“Glad You Came” by The Wanted is one of my favorite songs. I love the clever lyrics of the refrain where the last word of the previous line becomes the first word of the next line. It also has a compelling rhythm to it that pounds out in a very demanding way. The whole thing kind of reminds me of sex where one thing leads inexorably, but a bit unexpectedly, to another—all accompanied by a strong and steady beat. All good here.
I was reminded of the name of the group as I read The King by J.R. Ward. One of the elements in her world building is the idea of the bonded male (world building is an important element of fantasy writing where the lay of the land is explicated and the laws are set out- and it’s really important for an author to be consistent- so that there are no incongruous deus ex machina moments—like when Batman is always able to pull exactly the right tool or device out of his utility belt to solve the problem of the hour—that always annoyed me), because nothing will cause a fan backlash faster than when a writer colors outside of the lines with respect to the rules he or she has developed. So, for example, it would be the height of illegitimacy for one of J.R. Ward’s vampires to be able to go out during the day (unless they are half human) or for Sookie Stackhouse, who reads minds, to suddenly become telekinetic when that was not one of her stated abilities. Being consistent in world building is important for verisimilitude—which is a critical characteristic of good fantasy, ironically. But I’ve digressed quite a bit.
Back to “The Wanted” and how it relates to The Black Dagger Brotherhood series. As part of the internal rules, each vampire male bonds with a specific female who becomes his mate. And when a male becomes bonded, it’s for life. And while it doesn’t seem to work quite that way for females, it always seems to work out such that the bonded male woos and wins the female he desires, and she, in turn, becomes totally devoted to him.
I think Stephanie Meyers in the Twilight series said it best: when a male is totally focused on a female, when he loves her beyond reason and would do anything to see her happy and content and always puts her needs before his own, why wouldn’t she respond with reciprocal feelings? Well, there’s the stalker angle, where that kind of devotion could be a little creepy, depending on who the guy was. But, in these books the guy is always super-hot, smart, competent, and successful. So what’s not to love? It’s a dream come true, at least for most women, I would guess (but let me know your thoughts on that, for sure).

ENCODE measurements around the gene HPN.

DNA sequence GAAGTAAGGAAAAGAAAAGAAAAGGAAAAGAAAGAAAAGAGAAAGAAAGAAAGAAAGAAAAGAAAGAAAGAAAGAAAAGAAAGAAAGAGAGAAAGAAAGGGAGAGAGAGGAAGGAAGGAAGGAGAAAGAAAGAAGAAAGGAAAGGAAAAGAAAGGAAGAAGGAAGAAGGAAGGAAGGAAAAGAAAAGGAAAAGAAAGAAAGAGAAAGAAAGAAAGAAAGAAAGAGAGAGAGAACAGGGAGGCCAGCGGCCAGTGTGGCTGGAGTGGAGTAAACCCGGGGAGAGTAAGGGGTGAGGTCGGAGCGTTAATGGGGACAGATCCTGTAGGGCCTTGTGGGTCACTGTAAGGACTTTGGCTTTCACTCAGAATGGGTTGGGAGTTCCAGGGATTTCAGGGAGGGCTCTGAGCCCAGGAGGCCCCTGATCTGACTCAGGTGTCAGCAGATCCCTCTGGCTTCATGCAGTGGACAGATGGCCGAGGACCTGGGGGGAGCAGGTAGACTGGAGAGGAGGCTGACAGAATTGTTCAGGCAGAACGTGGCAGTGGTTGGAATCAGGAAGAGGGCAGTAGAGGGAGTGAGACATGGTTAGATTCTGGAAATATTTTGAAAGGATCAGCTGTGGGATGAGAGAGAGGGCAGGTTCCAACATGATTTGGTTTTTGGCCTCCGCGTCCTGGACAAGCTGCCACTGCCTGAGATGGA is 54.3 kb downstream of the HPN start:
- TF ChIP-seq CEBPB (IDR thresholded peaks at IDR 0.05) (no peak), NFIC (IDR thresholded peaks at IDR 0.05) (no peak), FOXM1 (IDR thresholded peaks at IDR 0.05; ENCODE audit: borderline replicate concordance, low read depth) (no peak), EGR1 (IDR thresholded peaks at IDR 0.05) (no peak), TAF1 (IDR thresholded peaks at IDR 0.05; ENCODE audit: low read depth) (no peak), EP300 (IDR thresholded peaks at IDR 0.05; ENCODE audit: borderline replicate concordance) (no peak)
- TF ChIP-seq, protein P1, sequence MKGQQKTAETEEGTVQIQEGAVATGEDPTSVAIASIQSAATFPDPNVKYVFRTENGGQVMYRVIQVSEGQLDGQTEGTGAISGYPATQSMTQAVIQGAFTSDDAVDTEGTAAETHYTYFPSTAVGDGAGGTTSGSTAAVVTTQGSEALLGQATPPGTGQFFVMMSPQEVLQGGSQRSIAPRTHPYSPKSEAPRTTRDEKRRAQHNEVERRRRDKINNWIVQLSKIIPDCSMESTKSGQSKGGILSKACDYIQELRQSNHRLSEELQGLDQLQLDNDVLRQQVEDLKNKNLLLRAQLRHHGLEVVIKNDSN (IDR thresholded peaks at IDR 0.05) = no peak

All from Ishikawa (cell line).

And there’s the rub: it’s all a dream—just a fantasy. But, as this is a space devoted to finding truth in fiction, let’s delve a littler deeper to find out what this trope actually means and why it’s repeated so often (Kresley Cole’s Immortal After Dark series, Thea Harrison’s Elder Races series, and G.A. Aiken’s Dragon Kin series, to name just a few, all contain variations on the theme of the bonded or mated male and his singular female).
Because in truth, don’t we all want to be wanted with that kind of intensity? I know I do. And I figure I’m not terminally unique, more’s the pity, so I must have a lot of company at this particular party. Being wanted is heady stuff. Being wanted elevates us, makes us feel desirable and enhanced (unless we pull a Woody Allen and decide we’d never want to join a club that would accept us as members- but that is a different problem altogether and a subject for another post). Don’t we all dream of being pursued- with intent and persistence? Of being chosen over all others and recognized as being special—at least to one among our species (it’s not quite the same to generate such dedication from our dog). Doesn’t it play right into our deepest desires to be singled out with laser-like focus as the object of someone’s undying love? Wouldn’t such an event validate us in a way that we long to experience? I will only speak for myself here, but my answer is a resounding “Hell yes! Where do I sign up for that?!”
To be so decisively, definitively, demonstrably loved and wanted, that is the ideal, and that’s what these books are reflecting—our deepest desire to belong, to be a part of something bigger than ourselves—to be half of a consuming love for the ages.
And, I believe some of us do get that, but they are the lucky few, and it’s not clear to me that these chosen few share any particular characteristics or physical traits; I’ve met some really physically unattractive women whose husbands are utterly and completely besotted with them, so it’s not about external beauty, for sure, and I’ve met some men who seem like total jerks, and their wives kiss the ground they walk on, so it’s not a personality contest, either.
But mostly, the ideal is a fantasy—a perfection toward which we strive while recognizing the simple underlying truth that we all just want you to want me, like the old Cheap Trick song says. And even if it’s not perfect, it’s still deeply satisfying when we feel way, even just a little. And the ideal, as represented in these awesome reads, reminds us that because this is our world, and we get to do at least some of the world building, the need to be the wanted is as compelling for men as it is for women, and women would do well to remember the Golden Rule in these situations. When we offer the status of the wanted to another, it’s a good bet that those feelings will be reciprocated, just like Stephanie Meyers says. Score another for truth in fantasy!